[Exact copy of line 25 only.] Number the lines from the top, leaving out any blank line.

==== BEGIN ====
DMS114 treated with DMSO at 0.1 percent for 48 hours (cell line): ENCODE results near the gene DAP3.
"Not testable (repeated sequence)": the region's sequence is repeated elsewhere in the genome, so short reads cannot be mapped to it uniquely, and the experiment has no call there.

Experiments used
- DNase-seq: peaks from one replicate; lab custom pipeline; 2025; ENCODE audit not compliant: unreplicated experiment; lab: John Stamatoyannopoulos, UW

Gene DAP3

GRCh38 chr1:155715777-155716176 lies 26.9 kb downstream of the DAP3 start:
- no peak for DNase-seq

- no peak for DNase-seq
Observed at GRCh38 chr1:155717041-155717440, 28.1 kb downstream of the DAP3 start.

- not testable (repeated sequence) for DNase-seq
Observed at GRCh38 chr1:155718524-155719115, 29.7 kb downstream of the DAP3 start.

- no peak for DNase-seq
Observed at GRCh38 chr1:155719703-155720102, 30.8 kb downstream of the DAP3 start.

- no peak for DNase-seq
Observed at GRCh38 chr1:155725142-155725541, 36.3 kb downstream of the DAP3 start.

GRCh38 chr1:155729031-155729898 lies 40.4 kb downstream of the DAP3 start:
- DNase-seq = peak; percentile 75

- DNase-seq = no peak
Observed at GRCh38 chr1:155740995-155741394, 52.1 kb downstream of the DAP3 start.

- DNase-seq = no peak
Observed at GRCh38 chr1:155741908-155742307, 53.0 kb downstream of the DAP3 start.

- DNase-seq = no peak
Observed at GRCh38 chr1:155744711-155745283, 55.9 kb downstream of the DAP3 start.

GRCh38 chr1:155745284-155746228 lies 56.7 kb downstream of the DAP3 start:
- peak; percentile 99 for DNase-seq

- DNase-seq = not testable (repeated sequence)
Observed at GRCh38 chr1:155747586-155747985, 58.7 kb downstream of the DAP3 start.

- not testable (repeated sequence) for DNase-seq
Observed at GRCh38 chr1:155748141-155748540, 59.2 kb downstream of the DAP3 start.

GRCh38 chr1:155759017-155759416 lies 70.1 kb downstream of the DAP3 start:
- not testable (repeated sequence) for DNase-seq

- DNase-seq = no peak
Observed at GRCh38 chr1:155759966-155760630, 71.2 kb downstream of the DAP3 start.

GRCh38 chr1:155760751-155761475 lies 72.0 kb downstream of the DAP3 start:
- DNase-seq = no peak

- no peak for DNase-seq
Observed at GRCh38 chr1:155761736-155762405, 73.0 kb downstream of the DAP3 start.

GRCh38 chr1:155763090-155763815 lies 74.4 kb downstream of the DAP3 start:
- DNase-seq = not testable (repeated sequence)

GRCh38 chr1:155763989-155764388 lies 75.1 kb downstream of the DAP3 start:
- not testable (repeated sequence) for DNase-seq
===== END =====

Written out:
- peak; percentile 99 for DNase-seq